Historically well-known observation show that males offend more than females as males have lower levels of self-control than females (Piquero, A & Tibbetts, S, 2002). This observation was due to the biased thinking that a woman cannot commit a crime due to her maternal nature and her thinking of not wanting to shame her family. However, as our understanding to criminal theory has evolved so has our understanding of offenders. It is now recognised that females can commit petty crimes as well as heinous crimes, which goes against the original idea that females are unable to commit crimes. This understanding has allowed the theory to develop into knowing that people will commit crime if their rewards for doing so is greater than the punishment, this is now known to be because of a variety of reasons such as a person’s situation, mental stability or the circumstances in which they commit a crime. However, two theorists Nagin and Paternoster (1993) stated that social pathologies such as the effect of demographic variables have little to do with someone’s rational choice, which due to the development of the integrated approach has been disproven.

This theory poses many benefits as well as drawbacks when fitting into contemporary society. For example, one drawback is that sociologically trained criminologists constantly question and disagree with rational choice theory because it seems comes across as too financially based and fails to take into consideration the theoretical studies of social influences in crimes. This drawback of Rational choice theory (Clarke & Cornish, 2001) links to the assumptions made by theorist when believing the offenders know or are aware of the punishments available should they commit a crime. This means that the offender has not been educated efficiently enough to recognise what they are doing is wrong and what may be the consequences from committing this crime. Another drawback from this theory is that it suggests all individuals should be treated equally, however, a major flaw in this is that it does not take into consideration the circumstances of differing crimes; for example, what the offender’s situation is and how much threat or danger this crime or offender poses to society. One theory that takes this into consideration is social pathologies; this block suggests that an individual is influenced by communities, culture, society and the wider environment.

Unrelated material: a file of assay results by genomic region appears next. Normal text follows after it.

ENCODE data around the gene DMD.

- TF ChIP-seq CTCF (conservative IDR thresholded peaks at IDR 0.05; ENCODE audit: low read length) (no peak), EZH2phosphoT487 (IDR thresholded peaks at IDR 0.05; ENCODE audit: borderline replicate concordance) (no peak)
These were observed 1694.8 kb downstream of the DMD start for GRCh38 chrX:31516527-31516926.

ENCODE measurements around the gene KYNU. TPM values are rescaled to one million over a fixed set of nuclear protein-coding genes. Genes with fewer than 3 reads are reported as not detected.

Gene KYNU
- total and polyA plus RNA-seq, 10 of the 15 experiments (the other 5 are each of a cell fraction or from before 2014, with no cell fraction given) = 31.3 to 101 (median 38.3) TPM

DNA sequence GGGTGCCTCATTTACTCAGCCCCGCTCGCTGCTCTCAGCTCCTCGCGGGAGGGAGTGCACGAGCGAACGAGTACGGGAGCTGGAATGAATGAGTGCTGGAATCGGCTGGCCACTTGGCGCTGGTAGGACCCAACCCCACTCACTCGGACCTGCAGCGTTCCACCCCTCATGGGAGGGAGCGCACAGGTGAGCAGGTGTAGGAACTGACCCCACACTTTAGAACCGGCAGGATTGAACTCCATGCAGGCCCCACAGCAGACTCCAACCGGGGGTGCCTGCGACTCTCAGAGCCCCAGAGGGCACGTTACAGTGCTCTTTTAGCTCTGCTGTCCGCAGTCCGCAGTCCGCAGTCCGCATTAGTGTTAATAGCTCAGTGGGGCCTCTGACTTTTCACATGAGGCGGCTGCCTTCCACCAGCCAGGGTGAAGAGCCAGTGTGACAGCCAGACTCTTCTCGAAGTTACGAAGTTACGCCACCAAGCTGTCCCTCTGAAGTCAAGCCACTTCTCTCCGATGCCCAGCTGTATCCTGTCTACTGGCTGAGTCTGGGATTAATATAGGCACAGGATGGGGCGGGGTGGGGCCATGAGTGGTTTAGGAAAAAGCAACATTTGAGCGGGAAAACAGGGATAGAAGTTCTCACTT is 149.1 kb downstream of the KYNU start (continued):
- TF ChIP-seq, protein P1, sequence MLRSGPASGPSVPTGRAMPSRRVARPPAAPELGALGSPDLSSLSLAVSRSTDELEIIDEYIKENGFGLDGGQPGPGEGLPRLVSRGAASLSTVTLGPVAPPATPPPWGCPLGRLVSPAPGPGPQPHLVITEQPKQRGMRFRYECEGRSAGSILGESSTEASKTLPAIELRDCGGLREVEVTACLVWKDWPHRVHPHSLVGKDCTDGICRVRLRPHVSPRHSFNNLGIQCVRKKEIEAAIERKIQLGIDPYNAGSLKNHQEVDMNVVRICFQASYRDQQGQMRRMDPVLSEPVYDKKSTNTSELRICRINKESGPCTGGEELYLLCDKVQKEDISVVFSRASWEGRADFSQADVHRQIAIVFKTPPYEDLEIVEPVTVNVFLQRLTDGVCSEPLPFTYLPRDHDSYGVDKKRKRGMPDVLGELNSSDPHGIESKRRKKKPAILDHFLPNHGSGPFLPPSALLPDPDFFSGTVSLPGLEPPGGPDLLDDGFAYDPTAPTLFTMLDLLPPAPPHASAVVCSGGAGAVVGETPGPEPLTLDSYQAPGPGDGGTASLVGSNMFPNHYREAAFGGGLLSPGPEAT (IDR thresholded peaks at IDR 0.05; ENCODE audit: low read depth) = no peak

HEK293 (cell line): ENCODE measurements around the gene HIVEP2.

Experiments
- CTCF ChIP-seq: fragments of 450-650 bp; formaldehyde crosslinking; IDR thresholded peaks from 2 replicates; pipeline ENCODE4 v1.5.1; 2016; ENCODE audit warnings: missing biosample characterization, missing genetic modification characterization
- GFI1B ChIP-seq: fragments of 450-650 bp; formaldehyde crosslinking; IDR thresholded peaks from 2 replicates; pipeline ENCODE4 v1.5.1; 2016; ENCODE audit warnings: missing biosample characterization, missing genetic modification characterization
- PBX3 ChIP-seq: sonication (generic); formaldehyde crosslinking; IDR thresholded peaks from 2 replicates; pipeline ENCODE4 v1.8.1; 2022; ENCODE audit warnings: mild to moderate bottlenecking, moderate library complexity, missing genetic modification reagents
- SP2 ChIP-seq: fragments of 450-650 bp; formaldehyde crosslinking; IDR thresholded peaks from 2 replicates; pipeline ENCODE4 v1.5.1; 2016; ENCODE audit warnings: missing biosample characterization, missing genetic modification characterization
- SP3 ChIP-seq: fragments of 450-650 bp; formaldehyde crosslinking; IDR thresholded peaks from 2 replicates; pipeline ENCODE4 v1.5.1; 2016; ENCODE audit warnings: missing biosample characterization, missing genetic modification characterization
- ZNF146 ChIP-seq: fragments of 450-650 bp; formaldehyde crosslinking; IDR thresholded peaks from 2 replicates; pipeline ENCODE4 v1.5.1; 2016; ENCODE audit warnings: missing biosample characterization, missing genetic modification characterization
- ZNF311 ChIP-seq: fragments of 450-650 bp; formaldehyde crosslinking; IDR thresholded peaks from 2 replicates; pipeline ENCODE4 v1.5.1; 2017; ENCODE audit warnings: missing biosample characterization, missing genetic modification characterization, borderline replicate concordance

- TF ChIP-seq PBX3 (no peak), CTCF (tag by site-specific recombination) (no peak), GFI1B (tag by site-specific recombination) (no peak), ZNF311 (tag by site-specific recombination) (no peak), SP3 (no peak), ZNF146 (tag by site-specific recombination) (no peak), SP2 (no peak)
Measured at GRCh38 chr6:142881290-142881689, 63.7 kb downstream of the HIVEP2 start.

It has been suggested by the theorists Gottfredson & Hirschi (1990) that offenders may “age out” of offending, they may not typically develop self – control but may develop protective factors as they age such as: employment, relationships, education and access to legitimate means. This can be shown in the life- course development model. This links to society today because there are more educational opportunities in schools which teach adolescents and younger pupils what the punishments for crimes are, this therefor creates a protective factor and may deter potential offenders, linking into both social pathologies where a person is influenced by their wider environment and to choice and decision-making as the knowledge of the punishments will outweigh the potential rewards or breaking the law.

Through this research I have found that a large proportion of criminals do make conscious decisions on whether to commit a crime or not by weighing up the consequences. However, I do believe through comparing social pathologies theory with choice and decision making, that a person’s environment and context in why they committed the crime also has a strong influence on why people offend.